/path/main/.git/worktrees/test-next, then update
       /path/main/.git/worktrees/test-next/gitdir to reference
       /newpath/test-next instead. Better yet, run git worktree repair to
       reestablish the connection automatically.

       To prevent a $GIT_DIR/worktrees entry from being pruned (which can be
       useful in some situations, such as when the entry's worktree is stored
       on a portable device), use the git worktree lock command, which adds a
       file named locked to the entry's directory. The file contains the
       reason in plain text. For example, if a linked worktree's .git file
       points to /path/main/.git/worktrees/test-next then a file named
       /path/main/.git/worktrees/test-next/locked will prevent the test-next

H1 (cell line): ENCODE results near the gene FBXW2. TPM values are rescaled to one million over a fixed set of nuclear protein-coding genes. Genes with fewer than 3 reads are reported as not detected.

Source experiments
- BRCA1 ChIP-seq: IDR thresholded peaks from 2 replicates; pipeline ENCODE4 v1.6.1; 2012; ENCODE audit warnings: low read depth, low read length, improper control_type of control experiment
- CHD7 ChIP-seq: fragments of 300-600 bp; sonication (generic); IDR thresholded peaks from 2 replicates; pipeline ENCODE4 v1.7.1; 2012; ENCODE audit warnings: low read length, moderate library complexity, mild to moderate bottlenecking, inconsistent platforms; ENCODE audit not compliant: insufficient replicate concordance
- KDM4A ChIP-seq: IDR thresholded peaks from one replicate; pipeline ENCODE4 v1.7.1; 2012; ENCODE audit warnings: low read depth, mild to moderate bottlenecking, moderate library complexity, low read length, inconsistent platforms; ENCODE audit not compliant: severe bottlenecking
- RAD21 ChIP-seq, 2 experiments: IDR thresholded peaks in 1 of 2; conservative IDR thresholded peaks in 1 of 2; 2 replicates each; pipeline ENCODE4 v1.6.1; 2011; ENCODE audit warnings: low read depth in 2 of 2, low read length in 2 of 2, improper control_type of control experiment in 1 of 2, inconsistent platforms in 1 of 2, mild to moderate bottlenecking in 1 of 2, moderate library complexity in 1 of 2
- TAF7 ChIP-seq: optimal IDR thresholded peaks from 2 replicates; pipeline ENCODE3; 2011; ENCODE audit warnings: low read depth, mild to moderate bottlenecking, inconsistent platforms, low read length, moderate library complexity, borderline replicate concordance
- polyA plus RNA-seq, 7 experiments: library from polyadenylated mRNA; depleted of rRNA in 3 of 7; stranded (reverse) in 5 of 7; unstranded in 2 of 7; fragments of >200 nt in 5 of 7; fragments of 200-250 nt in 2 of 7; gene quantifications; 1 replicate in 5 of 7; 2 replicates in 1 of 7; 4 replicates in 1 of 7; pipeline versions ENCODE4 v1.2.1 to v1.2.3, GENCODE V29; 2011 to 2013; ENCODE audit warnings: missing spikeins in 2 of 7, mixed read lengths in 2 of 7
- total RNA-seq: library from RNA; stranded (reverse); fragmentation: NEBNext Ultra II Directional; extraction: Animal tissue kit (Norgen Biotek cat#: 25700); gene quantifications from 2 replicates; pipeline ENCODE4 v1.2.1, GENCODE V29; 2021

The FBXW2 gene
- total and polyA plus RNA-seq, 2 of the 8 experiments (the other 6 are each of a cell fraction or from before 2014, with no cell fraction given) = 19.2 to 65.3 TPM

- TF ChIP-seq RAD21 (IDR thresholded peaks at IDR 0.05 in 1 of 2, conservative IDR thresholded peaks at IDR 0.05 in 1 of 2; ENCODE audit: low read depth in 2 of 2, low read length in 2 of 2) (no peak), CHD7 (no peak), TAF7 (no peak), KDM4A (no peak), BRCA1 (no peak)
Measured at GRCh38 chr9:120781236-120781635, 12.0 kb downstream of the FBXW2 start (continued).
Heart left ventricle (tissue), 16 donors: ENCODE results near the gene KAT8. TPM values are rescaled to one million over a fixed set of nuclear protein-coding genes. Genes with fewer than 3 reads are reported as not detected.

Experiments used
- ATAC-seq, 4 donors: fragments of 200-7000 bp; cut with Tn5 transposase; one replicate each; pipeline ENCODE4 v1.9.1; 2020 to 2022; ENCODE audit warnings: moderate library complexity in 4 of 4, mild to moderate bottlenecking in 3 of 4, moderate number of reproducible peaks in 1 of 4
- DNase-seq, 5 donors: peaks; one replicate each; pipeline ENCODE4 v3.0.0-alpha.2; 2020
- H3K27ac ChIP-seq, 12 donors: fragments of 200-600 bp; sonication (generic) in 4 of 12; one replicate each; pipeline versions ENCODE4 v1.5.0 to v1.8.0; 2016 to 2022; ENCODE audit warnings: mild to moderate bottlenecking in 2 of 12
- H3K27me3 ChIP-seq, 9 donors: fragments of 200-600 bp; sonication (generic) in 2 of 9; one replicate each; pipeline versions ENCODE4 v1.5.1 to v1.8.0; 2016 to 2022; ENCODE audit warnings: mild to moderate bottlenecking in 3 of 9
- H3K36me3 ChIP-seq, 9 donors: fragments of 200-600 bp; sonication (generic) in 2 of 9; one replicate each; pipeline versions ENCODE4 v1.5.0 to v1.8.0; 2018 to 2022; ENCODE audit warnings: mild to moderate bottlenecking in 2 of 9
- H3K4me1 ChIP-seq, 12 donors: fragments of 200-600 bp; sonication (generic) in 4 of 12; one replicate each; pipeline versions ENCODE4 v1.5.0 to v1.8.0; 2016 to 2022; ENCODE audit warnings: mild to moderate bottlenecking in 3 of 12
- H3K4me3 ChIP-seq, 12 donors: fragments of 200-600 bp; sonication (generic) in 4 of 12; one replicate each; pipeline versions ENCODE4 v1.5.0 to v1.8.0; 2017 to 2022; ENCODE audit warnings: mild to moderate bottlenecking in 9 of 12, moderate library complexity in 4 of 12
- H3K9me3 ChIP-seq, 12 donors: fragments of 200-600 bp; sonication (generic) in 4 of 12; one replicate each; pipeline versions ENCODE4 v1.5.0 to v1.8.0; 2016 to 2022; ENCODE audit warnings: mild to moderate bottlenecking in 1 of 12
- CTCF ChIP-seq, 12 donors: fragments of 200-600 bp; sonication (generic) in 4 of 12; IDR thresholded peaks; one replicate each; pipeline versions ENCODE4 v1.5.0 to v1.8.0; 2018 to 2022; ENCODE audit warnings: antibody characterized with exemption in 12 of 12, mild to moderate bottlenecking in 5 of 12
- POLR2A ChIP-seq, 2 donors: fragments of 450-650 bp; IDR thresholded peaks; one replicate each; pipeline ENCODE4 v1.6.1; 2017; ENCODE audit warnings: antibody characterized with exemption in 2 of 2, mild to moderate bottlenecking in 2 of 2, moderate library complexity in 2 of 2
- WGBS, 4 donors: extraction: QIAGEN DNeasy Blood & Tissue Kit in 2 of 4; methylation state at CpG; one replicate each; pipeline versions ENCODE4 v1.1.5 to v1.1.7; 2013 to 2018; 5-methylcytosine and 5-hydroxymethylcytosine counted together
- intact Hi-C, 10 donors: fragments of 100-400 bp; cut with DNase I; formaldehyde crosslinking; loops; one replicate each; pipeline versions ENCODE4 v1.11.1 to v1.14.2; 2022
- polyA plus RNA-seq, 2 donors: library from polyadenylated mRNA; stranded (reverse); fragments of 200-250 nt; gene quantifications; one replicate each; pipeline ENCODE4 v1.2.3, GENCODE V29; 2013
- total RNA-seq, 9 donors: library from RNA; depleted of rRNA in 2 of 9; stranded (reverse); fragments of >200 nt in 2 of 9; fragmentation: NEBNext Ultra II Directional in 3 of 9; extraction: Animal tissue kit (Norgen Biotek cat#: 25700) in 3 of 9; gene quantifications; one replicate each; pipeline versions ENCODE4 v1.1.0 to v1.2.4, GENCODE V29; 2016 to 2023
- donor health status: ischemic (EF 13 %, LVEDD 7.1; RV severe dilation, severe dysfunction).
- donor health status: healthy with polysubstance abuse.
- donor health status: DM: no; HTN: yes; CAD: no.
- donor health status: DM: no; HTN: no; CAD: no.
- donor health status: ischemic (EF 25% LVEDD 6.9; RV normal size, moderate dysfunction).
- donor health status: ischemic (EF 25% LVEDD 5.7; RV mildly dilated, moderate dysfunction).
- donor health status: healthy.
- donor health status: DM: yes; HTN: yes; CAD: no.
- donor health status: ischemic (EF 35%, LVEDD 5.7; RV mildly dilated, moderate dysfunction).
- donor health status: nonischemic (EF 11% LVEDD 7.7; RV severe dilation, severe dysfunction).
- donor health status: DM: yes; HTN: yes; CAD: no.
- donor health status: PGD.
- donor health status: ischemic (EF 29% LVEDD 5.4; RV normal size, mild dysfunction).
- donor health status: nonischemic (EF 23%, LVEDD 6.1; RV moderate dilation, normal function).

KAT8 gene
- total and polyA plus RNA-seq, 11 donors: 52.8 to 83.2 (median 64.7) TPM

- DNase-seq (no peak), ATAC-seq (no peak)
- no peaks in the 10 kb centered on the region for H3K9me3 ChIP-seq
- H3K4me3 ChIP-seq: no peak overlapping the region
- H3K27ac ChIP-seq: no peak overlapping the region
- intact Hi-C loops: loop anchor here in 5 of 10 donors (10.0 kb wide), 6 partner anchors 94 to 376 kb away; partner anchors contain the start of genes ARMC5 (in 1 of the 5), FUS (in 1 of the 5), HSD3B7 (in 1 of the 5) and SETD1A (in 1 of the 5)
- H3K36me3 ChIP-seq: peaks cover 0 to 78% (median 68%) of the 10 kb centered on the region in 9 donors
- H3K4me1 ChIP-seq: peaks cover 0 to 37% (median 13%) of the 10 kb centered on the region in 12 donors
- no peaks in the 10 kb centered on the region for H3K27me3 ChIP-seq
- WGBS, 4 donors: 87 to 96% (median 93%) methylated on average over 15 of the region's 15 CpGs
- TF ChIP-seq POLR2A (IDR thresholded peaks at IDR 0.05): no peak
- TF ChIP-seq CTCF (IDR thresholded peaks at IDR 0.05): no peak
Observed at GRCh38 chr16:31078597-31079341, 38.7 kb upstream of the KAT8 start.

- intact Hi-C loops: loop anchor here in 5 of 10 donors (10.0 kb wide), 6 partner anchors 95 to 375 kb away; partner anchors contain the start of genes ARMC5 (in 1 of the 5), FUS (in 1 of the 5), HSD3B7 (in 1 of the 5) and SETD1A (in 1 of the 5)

entry from being pruned. See gitrepository-layout(5) for details.

       When extensions.worktreeConfig is enabled, the config file
       .git/worktrees/<id>/config.worktree is read after .git/config is.

       The worktree list command has two output formats. The default format
       shows the details on a single line with columns. For example:

	   $ git worktree list
	   /path/to/bare-source		   (bare)
	   /path/to/linked-worktree	   abcd1234 [master]
	   /path/to/other-linked-worktree  1234abc  (detached HEAD)

       The command also shows annotations for each worktree, according to its
       state. These annotations are:

       o   locked, if the worktree is locked.

       o   prunable, if the worktree can be pruned via git worktree prune.

	   $ git worktree list
	   /path/to/linked-worktree    abcd1234 [master]
	   /path/to/locked-worktree    acbd5678 (brancha) locked
	   /path/to/prunable-worktree  5678abc	(detached HEAD) prunable